The different origin of alginite and soil organic matter may be the reason of differences in their humic acids (HA) chemical structure. One of the aims of this article is to compare the chemical composition of alginite HA and HA isolated from different soil types. Another aim of this article is to compare the chemical structure of humic acids of alginite isolated with two different procedures: modified IHSS (International Humic Substances Society) method and simplified extraction method. The modified IHSS method was applied for the isolation of alginite and soil HA. To obtain sufficient amount of alginate HA for biological experiments, simplified extraction method suited for large volumes of HA was applied. The differences in elemental analysis and ash proportion in HA extracted by modified IHSS method (C = 35.4, H = 43 atomic%, ash content = 0.08%) and simplified extraction method (C = 31, H = 31 atomic%, ash content = 7.42%) can be caused by different concentration of extraction solution and also differences in purification of HA. The differences in chemical structure between alginate HA and HA isolated from different soil types according to the data of elemental analysis (C content of alginite HA = 35.4 atomic%, C content in soils HA = 38.2‒49.1 atomic%) and 13C nuclear magnetic resonance (NMR) spectra (degree of aromaticity of alginite HA = 24.4% and soil HA= 35.9‒53%) were found. Results of 13C NMR show that the content of aromatic carbon was decreasing in the following order: Haplic Chernozem HA > Andic Cambisol HA > Haplic Cambisol HA > alginite HA. Based on the obtained results, it can be concluded that the differences in the chemical structure of alginite and soil HA can be explained by the difference in the origin of organic matter in alginite and soil samples. The source of organic matter in alginite is mainly type II kerogen from algae and that of soil is lignin and cellulose (type III kerogen) of higher plants.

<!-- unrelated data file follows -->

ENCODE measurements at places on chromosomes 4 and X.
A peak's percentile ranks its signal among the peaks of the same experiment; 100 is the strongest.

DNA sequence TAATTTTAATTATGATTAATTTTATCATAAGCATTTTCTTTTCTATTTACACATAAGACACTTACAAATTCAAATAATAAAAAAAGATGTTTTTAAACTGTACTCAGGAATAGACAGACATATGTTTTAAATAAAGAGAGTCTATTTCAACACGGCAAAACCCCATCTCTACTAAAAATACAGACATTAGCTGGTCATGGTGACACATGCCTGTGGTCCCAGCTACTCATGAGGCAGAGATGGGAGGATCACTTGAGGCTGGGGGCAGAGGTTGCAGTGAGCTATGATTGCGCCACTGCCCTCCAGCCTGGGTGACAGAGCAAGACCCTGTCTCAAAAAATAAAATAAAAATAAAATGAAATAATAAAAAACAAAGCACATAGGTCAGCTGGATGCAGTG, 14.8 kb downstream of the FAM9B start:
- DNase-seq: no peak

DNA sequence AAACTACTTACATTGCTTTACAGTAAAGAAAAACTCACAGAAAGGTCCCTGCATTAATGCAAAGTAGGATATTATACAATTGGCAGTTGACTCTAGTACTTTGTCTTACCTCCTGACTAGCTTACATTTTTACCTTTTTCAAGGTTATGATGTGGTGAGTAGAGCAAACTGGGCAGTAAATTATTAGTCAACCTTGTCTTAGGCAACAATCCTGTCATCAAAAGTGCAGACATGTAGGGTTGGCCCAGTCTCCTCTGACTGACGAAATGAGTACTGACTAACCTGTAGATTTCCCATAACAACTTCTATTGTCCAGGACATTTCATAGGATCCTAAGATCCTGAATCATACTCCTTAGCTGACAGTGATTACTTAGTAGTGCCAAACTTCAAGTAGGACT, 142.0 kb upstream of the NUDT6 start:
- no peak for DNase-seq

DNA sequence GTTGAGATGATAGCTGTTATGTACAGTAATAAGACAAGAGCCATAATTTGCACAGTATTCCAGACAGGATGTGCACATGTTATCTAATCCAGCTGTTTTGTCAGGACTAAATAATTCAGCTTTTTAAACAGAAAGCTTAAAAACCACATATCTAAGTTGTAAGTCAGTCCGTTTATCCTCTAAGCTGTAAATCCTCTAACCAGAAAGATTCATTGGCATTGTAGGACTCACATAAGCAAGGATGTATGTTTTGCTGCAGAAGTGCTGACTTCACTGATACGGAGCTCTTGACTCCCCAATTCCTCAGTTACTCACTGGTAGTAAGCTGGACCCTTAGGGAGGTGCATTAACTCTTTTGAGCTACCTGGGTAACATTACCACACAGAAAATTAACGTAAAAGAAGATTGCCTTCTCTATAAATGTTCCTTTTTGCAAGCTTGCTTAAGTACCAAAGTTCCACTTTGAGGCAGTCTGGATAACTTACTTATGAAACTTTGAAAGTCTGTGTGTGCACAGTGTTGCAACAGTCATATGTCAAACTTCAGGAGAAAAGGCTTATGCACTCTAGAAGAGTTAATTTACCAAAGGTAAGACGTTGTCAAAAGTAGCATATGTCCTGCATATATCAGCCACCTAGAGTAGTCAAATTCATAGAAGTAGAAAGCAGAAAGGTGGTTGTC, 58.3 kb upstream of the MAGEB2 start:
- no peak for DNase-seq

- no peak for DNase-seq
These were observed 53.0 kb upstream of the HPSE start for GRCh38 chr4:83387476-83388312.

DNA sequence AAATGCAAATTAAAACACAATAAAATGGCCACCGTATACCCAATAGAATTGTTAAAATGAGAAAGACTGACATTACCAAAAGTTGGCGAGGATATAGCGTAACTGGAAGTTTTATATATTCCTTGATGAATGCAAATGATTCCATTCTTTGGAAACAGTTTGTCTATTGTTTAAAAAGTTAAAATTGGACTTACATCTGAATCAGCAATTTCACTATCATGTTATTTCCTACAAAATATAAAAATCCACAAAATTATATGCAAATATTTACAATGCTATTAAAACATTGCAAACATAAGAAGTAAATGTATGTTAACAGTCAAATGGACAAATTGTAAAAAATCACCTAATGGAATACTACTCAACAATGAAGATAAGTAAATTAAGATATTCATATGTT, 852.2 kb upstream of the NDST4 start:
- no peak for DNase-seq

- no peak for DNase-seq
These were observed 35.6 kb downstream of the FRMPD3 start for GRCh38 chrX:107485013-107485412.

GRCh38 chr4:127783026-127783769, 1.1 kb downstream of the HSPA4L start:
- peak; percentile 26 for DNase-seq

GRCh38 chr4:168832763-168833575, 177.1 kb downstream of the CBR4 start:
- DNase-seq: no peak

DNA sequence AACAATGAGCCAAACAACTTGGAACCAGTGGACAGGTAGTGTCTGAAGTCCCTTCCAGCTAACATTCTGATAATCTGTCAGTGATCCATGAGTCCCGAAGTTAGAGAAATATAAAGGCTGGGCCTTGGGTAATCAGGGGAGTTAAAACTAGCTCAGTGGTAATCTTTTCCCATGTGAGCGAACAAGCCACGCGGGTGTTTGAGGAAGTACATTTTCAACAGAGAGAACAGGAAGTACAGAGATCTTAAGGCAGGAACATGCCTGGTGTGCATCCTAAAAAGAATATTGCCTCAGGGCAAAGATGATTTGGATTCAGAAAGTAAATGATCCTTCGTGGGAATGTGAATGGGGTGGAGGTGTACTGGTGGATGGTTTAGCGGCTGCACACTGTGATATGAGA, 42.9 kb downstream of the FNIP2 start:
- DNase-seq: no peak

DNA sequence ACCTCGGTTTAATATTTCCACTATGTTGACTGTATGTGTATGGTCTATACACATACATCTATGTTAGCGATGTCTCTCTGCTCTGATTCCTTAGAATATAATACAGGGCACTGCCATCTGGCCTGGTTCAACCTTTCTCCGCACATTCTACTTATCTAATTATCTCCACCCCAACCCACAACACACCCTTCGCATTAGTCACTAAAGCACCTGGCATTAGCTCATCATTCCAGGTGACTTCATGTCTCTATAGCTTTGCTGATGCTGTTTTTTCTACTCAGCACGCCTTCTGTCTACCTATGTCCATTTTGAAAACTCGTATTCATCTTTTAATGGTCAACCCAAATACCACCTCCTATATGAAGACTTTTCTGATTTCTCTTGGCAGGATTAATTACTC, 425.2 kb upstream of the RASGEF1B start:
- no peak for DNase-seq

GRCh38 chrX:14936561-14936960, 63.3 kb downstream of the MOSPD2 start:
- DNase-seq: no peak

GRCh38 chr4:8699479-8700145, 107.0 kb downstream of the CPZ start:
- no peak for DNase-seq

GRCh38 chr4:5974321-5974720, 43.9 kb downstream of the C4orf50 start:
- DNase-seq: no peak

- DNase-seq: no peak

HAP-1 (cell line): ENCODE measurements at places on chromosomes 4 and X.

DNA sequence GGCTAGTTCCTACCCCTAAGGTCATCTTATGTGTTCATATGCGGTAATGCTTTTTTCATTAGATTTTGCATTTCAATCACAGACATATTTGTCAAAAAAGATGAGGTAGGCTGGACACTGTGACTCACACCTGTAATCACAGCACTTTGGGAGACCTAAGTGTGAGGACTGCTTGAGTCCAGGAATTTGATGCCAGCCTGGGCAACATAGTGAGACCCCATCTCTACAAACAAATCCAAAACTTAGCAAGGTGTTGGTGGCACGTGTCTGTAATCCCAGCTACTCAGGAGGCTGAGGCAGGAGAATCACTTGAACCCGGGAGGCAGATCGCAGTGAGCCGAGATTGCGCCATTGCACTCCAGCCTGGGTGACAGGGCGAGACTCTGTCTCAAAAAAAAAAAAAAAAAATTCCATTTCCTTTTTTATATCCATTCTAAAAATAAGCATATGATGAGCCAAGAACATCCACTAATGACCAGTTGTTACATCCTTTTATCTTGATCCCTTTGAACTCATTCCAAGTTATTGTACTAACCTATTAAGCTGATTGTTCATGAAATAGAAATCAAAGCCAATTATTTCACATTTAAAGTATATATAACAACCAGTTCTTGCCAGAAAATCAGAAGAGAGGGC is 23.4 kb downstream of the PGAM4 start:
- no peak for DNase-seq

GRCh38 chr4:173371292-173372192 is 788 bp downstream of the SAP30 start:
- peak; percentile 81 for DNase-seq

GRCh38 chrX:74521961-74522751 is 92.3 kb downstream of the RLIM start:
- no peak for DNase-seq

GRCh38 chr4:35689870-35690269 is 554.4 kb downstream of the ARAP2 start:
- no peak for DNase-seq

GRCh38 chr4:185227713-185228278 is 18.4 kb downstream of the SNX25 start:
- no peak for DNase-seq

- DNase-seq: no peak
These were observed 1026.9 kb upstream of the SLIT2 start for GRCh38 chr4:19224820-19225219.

The direction of changes and conversion of soil organic carbon (SOC) is in most current ecosystems influenced by human activity. Soil Science and Conservation Research Institute is responsible for monitoring the agricultural soils in a five-year cycle. One part of the soil monitoring involves the determination of the soil organic carbon (SOC) storage. Further, we followed the conversion of arable land on grassland during more than 20 years of monitoring period at some locations where changes in land use occurred. Ten places on basic network and 2 places on key monitoring localities in which arable land have been converted into grassland were identified. About 50 percent of studied soils converted into permanent grassland were Cambisols. The other converted soil types were Luvic Stagnosol, Stagnic Regosol, Mollic Fluvisol, and Stagnic Luvisol. The results showed that after the third monitoring cycle (2002), increase of SOC was observed in all the localities, with the change in land use. Statistical parameter (t-test) confirmed significant differences between the set of average SOC values before and after the land use conversion. The chemical structure of humic acids (HA) isolated from arable soil and permanent grassland indicated increasing of aliphatic carbon content in grassland HA. More aromatic and stabile were HA isolated from arable soils.